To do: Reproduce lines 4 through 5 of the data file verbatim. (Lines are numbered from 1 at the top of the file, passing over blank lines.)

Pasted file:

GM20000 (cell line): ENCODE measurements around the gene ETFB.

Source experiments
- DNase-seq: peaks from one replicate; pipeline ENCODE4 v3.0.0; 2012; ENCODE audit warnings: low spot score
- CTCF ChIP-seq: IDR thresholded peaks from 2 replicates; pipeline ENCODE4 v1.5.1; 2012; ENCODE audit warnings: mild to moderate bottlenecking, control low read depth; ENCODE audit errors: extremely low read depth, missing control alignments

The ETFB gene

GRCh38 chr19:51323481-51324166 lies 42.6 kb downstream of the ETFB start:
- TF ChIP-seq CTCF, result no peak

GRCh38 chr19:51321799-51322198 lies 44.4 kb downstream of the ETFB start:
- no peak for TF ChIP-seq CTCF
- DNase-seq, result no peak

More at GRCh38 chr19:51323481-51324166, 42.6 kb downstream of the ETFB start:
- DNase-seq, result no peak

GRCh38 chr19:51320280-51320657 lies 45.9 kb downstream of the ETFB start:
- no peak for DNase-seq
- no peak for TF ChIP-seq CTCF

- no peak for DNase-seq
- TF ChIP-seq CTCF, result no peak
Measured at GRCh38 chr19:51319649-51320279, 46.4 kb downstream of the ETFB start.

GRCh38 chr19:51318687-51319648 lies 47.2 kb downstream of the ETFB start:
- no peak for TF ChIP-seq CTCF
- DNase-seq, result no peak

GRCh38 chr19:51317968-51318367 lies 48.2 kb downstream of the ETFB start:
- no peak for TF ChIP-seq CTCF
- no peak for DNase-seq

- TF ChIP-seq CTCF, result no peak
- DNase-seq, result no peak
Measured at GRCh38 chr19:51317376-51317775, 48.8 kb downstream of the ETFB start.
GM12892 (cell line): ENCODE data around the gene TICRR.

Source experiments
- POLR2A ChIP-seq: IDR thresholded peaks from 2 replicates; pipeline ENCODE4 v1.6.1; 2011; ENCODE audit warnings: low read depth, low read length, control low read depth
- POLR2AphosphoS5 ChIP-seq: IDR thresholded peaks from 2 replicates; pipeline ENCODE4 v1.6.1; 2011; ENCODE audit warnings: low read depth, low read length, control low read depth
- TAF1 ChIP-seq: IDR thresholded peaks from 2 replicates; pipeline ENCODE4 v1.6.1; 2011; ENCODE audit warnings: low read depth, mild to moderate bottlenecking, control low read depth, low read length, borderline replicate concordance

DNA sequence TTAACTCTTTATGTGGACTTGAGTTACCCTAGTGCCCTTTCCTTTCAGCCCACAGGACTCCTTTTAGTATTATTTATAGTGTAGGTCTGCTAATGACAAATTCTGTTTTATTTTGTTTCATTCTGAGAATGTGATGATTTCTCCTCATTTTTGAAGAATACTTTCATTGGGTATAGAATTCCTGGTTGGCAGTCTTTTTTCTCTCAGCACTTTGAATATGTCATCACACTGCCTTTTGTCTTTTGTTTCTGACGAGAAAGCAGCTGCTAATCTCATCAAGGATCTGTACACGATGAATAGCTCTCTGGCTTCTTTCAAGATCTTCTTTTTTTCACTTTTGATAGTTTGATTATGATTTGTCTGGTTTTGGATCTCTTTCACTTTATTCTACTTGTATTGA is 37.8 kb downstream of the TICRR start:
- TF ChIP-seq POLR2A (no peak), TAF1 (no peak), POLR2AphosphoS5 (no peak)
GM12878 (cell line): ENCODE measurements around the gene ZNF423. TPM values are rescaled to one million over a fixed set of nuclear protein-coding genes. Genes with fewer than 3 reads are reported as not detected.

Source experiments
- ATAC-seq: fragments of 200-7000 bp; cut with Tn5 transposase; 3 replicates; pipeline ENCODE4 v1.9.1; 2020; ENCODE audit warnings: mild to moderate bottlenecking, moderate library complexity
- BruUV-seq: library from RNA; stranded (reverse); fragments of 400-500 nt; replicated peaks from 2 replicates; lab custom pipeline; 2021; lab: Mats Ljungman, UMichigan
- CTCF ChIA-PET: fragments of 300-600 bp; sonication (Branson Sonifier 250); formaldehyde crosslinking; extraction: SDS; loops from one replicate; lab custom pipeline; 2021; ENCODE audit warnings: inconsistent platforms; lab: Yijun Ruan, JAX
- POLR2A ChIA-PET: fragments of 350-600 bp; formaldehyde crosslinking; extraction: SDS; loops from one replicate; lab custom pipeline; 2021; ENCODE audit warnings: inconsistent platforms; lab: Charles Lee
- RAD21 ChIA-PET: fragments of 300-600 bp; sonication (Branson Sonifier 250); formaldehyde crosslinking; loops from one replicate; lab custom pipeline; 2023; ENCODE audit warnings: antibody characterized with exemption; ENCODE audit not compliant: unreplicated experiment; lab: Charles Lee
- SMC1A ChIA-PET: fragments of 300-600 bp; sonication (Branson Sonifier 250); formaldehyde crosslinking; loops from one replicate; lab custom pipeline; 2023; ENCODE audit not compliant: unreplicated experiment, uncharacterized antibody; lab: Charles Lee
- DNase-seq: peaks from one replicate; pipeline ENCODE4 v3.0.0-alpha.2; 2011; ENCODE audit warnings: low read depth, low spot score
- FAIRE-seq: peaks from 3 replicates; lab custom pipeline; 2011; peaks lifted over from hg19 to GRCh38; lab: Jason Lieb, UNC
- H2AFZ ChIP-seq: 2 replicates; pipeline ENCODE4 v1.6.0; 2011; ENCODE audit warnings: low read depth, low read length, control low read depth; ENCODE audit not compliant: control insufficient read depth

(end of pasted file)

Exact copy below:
- CTCF ChIP-seq: IDR thresholded peaks from 2 replicates; pipeline ENCODE4 v1.5.1; 2012; ENCODE audit warnings: mild to moderate bottlenecking, control low read depth; ENCODE audit errors: extremely low read depth, missing control alignments

The ETFB gene